Robin Roberts honored by NCAA

Robin Roberts honored by NCAA

NCAA - Robin Roberts, the successful broadcaster and former women's college basketball player who helped bring the Women's Final Four to a national television audience, was honored Friday by NCAA President Mark Emmert as the recipient of the Gerald R. Ford Award.

Roberts joined the awards presentation live via videoconference from the set of "Good Morning America," where just hours earlier she had wrapped up filming the daily morning news show.

Emmert presented the award at the 2018 NCAA Convention in Indianapolis, where more than 1,000 people gathered for the awards presentation at the Association Luncheon.

"It's so competitive right now in the world," Roberts said. "I'm so glad the NCAA provides that (a quality education) to some students who otherwise would not be on a college campus, and to support those men and women throughout their entire playing career into the world. And I'm so grateful that I had the opportunity, and want to share that with others, too — to realize what a privilege it is to be a student-athlete."

At the event, Roberts shared her belief that college sports is an avenue for shaping young people and provides them an education. She also reaffirmed her excitement for college sports and her reputation as a fan, flashing an "L" hand gesture and offering a "Lion up!" cheer in reverence for her alma mater, the Southeastern Louisiana Lions.

The Ford Award winner is selected annually by the NCAA president and is named in recognition of Gerald Ford, the 38th U.S. president and a member of two national championship football teams at Michigan. The award was established in 2004 by then-NCAA President Myles Brand to honor individuals who have demonstrated significant leadership as advocates for intercollegiate athletics throughout their careers.

Roberts joined the awards presentation live via video conference from the set of "Good Morning America," where just hours earlier she had wrapped up filming the daily morning news show.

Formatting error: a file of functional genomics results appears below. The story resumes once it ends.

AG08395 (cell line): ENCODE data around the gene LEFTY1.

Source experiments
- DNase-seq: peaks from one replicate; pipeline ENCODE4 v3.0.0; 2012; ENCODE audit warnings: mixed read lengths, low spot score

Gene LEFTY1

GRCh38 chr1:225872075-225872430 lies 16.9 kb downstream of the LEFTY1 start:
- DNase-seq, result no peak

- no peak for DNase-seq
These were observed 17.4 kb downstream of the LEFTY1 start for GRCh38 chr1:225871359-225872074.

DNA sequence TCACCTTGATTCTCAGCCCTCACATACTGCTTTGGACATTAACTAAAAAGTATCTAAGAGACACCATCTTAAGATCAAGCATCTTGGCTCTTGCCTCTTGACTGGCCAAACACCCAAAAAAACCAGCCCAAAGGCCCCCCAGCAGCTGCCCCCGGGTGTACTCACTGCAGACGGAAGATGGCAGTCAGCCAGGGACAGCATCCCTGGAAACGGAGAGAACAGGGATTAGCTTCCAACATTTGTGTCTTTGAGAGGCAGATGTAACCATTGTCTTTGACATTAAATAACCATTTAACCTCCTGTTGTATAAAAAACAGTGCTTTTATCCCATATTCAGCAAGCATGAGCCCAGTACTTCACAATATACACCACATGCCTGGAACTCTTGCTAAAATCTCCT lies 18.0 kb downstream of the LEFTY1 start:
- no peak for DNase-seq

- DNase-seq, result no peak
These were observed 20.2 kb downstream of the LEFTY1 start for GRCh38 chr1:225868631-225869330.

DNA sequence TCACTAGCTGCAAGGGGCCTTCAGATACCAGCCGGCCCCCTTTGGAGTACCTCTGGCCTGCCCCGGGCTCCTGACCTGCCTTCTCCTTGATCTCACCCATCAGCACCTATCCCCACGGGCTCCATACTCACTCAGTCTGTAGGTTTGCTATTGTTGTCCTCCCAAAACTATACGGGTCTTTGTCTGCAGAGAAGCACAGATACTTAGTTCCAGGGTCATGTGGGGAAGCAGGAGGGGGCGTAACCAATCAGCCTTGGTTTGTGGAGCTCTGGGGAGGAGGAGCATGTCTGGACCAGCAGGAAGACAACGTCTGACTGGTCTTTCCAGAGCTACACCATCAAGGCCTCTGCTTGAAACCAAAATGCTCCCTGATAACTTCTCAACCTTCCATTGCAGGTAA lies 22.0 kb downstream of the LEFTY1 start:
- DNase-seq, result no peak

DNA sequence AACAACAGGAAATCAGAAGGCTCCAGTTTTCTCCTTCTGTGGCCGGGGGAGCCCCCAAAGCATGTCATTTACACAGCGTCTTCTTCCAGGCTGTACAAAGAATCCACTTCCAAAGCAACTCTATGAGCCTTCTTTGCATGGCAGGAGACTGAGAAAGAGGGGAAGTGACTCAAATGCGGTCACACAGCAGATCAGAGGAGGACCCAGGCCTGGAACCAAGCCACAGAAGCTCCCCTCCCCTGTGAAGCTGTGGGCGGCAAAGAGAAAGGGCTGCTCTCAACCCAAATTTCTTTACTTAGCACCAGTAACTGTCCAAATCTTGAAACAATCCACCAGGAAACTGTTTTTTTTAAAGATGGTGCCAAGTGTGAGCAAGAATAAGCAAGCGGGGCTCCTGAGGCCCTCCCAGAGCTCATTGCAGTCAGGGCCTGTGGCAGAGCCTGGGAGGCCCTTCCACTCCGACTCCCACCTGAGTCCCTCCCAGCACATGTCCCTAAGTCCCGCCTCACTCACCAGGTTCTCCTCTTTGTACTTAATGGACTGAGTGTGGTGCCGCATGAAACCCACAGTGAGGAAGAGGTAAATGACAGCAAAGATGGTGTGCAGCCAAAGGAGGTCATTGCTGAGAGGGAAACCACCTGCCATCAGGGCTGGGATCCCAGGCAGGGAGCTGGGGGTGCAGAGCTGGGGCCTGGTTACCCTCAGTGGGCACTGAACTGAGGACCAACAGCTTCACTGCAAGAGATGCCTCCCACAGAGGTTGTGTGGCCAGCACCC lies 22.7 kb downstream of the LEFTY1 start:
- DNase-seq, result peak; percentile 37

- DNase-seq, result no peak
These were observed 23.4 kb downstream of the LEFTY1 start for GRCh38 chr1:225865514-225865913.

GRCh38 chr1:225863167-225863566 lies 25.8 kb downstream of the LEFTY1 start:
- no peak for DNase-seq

During a career that has spanned 30 years, Roberts also has worked as a sportscaster for ESPN's "SportsCenter" and "NFL PrimeTime." She began contributing to "Good Morning America" in 1995 and became co-anchor of the show in 2005.

She explained how a vital lesson learned as a power forward and center on the Southeastern Louisiana women's basketball team has proved useful elsewhere in life.

"Proximity is power," Roberts said. "Every coach I've ever had has stressed to me that it's position, position, position. You can hope and pray all you want — and I'm a very spiritual person — but if you don't put yourself in position to make the basket, you don't put yourself in position for good things to happen to you. It kind of clicked with me that I was always doing that in sports. I was always worrying about my positioning. I had to do the same thing off the court."

In a prepared video about her career and accomplishments that aired at the luncheon, Roberts noted that even her battles with breast cancer and, later, the bone marrow disorder myelodysplastic syndrome had their roots in what she learned through competing on the basketball court.

Roberts underwent a bone marrow transplant and has since partnered with Be the Match to raise awareness about the need for more bone marrow donors. She has been recognized by organizations such as the Susan G. Komen Foundation for her work to raise awareness during her battle with cancer, and in 2013, she received the Arthur Ashe Courage Award at ESPN's ESPY Awards.

"I'm an athlete. I took my fight public because I'm an athlete at heart," Roberts said. "I'm not scared. I wanted to show people that even if you're shaking in your boots, and there were many times that I was shaking, I took the shot. I was going to make it a teachable moment. I absolutely approached it with the same tenacity that I did when I stepped out on the basketball court."

Calling herself a "proud product of Title IX," Roberts also offered advice to the more than 100 college athletes gathered at the NCAA Convention.

"You have your own formula for success. You're a student-athlete," she said. "You did something to put yourself in position for great things to happen to you. Dream big, but focus small. Focus on those day-to-day things that are going to get you to your ultimate desire."